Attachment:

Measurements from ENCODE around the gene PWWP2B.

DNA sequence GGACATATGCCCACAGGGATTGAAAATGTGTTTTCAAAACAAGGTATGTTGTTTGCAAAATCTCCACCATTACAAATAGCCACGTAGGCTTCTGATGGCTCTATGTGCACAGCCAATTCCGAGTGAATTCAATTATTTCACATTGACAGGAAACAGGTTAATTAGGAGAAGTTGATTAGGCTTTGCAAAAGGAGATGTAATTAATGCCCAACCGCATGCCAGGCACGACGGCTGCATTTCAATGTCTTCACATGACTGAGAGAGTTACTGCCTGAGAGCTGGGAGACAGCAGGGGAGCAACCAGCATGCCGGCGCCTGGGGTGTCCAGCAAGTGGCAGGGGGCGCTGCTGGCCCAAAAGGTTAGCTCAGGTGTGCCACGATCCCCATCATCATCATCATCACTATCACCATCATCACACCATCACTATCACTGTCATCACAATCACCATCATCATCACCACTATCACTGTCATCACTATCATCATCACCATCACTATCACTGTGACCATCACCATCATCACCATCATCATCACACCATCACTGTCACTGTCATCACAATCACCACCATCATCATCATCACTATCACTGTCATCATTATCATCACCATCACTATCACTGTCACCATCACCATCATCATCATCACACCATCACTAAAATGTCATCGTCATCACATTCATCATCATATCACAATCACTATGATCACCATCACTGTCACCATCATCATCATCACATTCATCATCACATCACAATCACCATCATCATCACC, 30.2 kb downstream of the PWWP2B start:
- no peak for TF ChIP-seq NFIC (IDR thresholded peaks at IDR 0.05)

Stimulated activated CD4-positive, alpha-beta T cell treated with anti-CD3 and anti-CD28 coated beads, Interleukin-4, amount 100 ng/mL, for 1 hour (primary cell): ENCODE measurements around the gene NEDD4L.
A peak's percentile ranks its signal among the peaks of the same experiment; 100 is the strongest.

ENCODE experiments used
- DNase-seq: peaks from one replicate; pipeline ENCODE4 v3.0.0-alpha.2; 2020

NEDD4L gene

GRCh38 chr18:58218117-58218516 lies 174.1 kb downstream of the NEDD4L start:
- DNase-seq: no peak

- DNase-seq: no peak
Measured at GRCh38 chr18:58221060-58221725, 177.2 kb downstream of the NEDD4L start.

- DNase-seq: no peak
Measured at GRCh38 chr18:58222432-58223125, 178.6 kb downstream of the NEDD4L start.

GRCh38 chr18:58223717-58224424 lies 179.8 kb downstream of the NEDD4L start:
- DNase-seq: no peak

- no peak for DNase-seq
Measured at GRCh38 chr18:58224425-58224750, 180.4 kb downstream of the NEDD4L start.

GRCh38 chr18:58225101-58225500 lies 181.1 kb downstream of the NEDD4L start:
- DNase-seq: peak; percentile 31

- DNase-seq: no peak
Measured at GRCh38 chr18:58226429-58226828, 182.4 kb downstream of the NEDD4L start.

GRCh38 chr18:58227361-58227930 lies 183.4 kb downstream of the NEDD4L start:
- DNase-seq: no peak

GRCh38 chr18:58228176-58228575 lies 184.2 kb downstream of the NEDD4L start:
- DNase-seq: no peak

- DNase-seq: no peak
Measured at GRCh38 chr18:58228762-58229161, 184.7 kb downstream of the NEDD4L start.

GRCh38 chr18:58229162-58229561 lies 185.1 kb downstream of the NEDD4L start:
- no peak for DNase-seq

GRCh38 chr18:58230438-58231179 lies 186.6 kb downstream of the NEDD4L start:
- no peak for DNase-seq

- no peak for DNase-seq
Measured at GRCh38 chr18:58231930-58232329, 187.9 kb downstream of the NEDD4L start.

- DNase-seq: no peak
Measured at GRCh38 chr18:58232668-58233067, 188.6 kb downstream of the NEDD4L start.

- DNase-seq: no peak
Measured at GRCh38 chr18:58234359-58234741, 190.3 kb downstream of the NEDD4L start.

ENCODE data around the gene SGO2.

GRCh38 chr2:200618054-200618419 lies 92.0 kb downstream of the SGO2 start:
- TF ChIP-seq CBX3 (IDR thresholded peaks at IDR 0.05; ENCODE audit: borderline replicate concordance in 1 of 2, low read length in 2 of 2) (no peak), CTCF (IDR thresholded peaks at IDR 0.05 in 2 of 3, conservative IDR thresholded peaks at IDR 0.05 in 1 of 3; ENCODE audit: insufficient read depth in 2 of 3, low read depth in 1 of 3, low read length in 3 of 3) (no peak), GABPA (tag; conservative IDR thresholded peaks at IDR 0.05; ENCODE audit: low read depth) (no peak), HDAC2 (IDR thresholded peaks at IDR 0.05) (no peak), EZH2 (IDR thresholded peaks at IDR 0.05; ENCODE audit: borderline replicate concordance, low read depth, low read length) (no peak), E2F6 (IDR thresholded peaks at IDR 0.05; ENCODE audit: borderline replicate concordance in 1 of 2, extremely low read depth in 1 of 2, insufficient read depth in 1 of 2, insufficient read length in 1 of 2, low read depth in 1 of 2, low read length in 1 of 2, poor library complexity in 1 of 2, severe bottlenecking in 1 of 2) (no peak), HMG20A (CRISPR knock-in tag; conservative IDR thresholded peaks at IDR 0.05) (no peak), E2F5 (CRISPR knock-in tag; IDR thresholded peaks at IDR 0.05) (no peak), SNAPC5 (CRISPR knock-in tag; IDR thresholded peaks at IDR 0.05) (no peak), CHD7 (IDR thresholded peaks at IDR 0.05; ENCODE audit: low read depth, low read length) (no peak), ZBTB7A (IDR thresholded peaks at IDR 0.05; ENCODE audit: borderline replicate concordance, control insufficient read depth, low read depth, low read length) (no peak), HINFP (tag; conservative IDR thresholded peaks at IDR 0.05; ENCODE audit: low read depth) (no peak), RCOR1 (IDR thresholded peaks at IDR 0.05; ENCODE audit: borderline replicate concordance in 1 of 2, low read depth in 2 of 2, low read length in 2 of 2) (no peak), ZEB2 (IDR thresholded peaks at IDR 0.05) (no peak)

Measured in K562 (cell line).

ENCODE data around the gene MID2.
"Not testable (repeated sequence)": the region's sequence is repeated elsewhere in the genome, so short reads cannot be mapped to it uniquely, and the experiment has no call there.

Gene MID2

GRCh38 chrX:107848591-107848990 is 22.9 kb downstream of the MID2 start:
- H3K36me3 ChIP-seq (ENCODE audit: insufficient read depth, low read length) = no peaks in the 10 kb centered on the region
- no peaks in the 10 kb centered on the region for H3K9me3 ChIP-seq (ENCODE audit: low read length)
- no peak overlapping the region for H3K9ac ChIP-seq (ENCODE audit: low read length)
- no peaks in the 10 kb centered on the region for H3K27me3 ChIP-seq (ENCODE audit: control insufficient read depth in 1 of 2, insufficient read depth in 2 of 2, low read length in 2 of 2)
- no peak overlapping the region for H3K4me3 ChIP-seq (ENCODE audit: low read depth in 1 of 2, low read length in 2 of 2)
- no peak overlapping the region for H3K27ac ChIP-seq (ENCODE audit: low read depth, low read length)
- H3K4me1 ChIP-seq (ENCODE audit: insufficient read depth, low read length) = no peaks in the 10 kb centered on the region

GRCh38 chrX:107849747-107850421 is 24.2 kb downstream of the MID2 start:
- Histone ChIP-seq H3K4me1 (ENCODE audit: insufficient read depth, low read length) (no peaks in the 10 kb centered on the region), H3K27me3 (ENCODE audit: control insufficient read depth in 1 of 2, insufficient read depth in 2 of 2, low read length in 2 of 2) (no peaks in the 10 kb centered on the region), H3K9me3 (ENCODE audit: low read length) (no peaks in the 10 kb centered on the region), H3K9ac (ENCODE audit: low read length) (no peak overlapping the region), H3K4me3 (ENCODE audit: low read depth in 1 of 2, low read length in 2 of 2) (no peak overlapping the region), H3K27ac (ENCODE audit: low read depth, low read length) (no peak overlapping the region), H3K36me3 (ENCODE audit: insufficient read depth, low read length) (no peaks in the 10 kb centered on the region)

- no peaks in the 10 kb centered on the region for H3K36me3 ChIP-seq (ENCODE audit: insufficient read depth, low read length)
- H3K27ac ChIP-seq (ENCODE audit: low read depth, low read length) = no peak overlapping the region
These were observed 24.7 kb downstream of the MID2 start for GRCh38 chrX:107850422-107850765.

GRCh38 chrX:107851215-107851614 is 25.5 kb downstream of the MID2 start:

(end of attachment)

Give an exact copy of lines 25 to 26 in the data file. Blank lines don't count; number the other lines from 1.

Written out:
GRCh38 chr18:58228176-58228575 lies 184.2 kb downstream of the NEDD4L start:
- DNase-seq: no peak